Tuesday, June 12, 2012

Review of Harland (ed.), Travel and Religion in Antiquity

BOOK REVIEW at H-Judaic:
Philip A. Harland, ed. Travel and Religion in Antiquity. Waterloo: Wilfrid Laurier University Press, 2011. xii + 289 pp. $85.00 (cloth), ISBN 978-1-55458-222-8.

Reviewed by David Frankfurter (Boston University)
Published on H-Judaic (June, 2012)
Commissioned by Jason Kalman

Beyond Pilgrimage

Philip Harland has produced an exceptionally interesting and theoretically astute collection of essays, based on seminars of the Canadian Society of Biblical Studies and thoroughly in dialogue with new work like Jaś Elsner and Ian Rutherford’s Seeing the Gods (although too late for some of the participants to engage Catherine Heszer’s new Jewish Travel in Antiquity).[1] In some ways the volume follows new questions in the area of New Testament studies about itinerancy and cult migration; and yet only two of the papers in the volume address New Testament materials. The collection is far more eclectic, including discussions of Mesopotamian mythology, Nabataean ritual, and Tacitus’s interpretations of barbarian gods.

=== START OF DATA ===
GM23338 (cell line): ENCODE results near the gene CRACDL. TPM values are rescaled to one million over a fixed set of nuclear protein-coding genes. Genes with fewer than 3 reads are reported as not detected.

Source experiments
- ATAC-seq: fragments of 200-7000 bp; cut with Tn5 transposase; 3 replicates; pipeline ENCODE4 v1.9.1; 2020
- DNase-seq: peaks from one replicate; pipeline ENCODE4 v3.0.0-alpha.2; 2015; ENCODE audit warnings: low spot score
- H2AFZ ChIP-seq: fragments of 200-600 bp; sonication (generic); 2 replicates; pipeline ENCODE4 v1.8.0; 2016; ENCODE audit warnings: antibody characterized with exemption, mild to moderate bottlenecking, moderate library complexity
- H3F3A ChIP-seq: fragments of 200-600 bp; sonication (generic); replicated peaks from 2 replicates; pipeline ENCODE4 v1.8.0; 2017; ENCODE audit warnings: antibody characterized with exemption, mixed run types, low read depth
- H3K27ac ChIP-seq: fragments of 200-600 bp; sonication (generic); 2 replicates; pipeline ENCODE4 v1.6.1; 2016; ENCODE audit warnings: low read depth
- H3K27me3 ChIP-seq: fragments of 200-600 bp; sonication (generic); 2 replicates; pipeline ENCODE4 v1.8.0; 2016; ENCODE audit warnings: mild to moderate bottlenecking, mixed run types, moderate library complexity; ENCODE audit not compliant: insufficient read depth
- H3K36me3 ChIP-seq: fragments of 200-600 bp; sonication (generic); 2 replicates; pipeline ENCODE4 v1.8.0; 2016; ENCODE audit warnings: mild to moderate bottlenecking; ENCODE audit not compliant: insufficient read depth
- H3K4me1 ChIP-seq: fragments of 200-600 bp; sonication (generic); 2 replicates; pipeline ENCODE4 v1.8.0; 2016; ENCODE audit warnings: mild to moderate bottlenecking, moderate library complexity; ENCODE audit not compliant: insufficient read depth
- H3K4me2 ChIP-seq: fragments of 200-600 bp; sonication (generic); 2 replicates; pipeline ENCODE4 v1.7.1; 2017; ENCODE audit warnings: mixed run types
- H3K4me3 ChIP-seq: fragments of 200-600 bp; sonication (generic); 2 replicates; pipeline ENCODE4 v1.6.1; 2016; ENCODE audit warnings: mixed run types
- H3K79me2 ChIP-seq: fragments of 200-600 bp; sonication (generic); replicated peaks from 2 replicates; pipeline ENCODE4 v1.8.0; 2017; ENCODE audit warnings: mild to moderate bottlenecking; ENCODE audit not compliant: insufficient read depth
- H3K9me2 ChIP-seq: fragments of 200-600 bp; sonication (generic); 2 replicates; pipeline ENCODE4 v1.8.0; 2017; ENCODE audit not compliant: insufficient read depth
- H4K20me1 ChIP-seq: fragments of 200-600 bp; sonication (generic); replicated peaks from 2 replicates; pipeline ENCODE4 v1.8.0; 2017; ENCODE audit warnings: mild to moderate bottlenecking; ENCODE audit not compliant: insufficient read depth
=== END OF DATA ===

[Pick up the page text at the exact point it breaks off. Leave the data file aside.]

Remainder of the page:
Philip Harland runs the blog Religions of the Ancient Mediterranean. An earlier review of this book is noted here.